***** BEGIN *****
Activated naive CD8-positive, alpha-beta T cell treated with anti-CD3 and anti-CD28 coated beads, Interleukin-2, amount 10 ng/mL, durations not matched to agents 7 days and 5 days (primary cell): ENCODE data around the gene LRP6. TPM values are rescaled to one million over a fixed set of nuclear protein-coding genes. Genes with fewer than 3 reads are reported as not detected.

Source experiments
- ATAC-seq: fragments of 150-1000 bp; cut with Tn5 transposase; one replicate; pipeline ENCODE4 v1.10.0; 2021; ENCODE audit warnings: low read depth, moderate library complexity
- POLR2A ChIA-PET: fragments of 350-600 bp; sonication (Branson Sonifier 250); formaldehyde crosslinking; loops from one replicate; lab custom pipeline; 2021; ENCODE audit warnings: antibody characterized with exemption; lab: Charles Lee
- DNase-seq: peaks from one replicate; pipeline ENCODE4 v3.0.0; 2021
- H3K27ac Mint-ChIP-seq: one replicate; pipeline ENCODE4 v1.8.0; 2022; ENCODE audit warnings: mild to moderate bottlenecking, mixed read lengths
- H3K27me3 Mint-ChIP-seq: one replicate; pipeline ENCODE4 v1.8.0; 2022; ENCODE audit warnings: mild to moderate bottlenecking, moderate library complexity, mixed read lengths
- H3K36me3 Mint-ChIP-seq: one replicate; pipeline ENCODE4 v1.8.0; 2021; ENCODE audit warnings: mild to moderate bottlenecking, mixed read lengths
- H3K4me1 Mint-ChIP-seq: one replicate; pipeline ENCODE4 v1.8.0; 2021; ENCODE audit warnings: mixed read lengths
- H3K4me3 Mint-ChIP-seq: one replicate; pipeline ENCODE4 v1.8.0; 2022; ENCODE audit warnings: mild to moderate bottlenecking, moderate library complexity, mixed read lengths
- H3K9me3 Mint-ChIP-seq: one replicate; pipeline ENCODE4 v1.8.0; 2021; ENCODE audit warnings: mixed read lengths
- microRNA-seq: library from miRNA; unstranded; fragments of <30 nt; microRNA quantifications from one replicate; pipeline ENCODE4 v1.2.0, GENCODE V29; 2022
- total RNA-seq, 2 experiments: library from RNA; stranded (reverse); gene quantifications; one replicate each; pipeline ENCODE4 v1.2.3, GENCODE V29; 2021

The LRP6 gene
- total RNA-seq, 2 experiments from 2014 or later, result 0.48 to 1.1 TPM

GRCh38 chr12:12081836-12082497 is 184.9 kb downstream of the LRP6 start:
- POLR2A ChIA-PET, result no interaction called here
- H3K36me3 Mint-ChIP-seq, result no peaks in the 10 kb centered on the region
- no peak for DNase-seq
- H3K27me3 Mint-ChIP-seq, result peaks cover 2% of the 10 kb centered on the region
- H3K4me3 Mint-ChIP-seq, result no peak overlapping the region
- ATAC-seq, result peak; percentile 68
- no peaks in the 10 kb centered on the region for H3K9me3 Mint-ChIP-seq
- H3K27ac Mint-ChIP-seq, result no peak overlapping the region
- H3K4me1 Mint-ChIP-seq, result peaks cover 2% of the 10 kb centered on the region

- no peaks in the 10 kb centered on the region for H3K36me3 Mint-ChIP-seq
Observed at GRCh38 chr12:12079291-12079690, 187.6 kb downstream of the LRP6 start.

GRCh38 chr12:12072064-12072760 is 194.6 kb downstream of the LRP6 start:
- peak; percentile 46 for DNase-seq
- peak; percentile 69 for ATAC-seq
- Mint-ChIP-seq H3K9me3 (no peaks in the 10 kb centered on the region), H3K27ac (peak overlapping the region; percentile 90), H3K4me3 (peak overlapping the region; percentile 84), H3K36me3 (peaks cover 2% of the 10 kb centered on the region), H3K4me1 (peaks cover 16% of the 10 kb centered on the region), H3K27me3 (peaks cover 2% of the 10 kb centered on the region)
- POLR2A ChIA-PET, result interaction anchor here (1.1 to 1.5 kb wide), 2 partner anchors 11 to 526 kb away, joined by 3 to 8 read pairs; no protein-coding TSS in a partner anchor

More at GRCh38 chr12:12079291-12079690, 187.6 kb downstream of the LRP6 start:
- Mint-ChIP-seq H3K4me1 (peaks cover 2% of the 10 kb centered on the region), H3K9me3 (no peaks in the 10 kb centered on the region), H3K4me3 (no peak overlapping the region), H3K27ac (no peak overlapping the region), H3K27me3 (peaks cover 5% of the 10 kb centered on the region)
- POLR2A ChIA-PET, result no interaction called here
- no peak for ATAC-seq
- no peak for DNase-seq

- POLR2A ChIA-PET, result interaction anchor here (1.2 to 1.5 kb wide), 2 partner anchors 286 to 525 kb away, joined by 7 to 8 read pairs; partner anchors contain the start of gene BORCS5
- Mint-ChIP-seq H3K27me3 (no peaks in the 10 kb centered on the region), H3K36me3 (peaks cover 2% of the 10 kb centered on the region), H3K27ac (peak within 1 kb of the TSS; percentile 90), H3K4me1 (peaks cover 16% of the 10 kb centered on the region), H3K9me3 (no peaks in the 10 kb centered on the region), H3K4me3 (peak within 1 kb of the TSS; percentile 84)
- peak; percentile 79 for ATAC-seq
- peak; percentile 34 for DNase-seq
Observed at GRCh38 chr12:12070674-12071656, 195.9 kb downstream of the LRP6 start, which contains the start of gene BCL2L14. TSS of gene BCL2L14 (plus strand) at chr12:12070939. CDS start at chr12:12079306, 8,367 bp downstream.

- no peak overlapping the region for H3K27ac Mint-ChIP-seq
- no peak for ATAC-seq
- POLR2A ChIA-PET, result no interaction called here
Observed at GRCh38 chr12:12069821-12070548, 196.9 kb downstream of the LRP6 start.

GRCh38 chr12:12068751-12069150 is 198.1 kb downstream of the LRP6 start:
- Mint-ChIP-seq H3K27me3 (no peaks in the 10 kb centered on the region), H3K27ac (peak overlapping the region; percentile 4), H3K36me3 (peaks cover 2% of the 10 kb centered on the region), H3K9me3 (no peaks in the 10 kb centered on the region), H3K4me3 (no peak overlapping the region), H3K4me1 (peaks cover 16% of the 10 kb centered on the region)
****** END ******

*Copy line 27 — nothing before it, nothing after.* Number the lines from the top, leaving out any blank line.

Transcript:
Observed at GRCh38 chr12:12079291-12079690, 187.6 kb downstream of the LRP6 start.